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Open Access Publications from the University of California

The Effect of Land Use Policies and Infrastructure Investments on How Much We Drive: A Practitioner’s Guide to the Literature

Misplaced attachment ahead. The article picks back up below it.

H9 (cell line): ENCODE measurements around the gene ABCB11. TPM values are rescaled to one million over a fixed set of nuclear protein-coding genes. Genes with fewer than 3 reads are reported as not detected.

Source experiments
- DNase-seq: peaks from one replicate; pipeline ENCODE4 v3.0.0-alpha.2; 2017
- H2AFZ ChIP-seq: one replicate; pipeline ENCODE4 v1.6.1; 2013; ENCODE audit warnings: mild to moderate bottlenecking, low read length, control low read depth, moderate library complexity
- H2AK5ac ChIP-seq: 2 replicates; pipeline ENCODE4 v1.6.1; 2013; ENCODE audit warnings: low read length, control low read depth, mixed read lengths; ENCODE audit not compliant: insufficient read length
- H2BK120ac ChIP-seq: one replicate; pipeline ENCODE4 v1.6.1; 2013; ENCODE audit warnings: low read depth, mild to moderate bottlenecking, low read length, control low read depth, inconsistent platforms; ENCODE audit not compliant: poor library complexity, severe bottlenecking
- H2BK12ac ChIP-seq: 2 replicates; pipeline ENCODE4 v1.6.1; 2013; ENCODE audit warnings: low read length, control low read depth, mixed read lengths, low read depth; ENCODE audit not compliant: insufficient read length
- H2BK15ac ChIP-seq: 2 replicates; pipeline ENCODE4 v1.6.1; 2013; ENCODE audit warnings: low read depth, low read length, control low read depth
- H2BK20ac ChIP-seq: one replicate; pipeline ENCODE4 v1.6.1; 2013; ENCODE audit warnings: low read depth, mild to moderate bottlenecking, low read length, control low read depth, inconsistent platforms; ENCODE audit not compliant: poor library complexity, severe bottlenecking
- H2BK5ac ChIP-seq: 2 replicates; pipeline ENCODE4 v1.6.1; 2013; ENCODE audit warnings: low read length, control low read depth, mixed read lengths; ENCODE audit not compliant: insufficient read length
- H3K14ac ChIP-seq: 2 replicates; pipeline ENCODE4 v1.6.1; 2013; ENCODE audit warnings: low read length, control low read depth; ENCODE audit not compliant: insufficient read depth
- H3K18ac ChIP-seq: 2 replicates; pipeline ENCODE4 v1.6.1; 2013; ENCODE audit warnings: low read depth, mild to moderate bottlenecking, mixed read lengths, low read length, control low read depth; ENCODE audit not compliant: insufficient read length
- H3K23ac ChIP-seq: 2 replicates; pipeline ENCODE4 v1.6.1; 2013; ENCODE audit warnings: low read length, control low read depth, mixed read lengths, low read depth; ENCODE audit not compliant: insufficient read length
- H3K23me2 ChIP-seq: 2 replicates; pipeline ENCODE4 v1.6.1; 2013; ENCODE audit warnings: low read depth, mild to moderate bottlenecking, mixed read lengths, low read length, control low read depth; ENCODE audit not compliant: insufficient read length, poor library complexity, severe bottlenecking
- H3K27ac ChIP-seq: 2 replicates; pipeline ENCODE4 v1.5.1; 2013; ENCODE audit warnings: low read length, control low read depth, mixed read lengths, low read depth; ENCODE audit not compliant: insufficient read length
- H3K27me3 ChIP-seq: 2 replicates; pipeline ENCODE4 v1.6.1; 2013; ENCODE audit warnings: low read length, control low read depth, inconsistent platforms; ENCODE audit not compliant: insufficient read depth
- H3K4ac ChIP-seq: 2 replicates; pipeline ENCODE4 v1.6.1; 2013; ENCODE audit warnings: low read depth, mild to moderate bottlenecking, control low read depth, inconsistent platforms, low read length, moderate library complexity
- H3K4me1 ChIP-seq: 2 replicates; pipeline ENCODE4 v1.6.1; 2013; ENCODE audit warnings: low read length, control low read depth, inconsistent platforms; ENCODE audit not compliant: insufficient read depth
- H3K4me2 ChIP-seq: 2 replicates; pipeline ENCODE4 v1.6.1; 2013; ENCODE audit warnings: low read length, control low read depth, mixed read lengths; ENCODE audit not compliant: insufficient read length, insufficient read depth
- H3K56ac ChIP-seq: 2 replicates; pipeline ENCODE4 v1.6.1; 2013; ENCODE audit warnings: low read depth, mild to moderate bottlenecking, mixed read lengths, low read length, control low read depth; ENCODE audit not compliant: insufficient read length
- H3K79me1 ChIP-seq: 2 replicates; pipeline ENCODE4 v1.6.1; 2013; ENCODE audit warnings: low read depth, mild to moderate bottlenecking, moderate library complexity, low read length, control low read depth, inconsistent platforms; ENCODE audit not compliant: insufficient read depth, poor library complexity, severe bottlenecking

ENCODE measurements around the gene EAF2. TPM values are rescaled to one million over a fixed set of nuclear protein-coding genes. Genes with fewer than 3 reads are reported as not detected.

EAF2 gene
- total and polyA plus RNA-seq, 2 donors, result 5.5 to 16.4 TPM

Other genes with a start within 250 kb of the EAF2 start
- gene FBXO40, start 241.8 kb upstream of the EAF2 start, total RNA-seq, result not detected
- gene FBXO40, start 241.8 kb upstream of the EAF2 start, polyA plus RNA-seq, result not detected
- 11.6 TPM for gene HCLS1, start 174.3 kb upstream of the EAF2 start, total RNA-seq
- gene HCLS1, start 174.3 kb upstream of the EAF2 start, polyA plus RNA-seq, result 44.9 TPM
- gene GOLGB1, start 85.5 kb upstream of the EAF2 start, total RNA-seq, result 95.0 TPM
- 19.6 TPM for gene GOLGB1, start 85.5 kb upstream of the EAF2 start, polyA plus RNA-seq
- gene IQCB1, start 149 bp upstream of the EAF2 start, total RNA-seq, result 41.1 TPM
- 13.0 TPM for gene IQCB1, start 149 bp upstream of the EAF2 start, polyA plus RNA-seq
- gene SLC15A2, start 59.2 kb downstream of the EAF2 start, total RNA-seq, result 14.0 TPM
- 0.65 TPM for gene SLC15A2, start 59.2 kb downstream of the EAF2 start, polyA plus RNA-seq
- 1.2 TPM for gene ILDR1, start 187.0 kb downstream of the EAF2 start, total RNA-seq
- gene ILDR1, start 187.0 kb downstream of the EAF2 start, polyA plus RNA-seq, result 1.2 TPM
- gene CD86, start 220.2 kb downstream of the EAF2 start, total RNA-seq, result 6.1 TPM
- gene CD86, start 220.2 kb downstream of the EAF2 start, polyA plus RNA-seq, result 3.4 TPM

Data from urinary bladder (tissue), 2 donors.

Policymakers aiming to reduce vehicle miles traveled (VMT) want to know what they should do to reduce the amount people drive, and what evidence suggests that this is the best course of action. The relationships between built environment characteristics and driving have generally been shown to be consistent with expectations. As alternatives to solo driving become available, people drive less. As driving becomes more expensive and less convenient, people drive less. As trip destinations and origins move closer together, people drive less. Based on this evidence, policymakers should not hesitate to enact policies and make prudent investments that encourage less driving. However, despite an extensive academic literature on this subject, the specific answer to the policymaker’s question is not straightforward. There is a wide variety of possible policy actions, and the action(s) that will be most effective in a particular situation depend critically on context: who is driving, where they are going, and what alternative modes and destinations are available. Existing research results can provide guidance but cannot dictate a universally applicable recipe. This white paper provides a guide for practitioners on how to read, understand, and use results reported in this especially challenging area of the literature: the relationship between the built environment, the transportation system, and driving. It identifies theoretical relationships, highlights the challenges inherent in exploring these relationships using real-world data, and discusses three prominent studies in detail to illustrate how to interpret the results.

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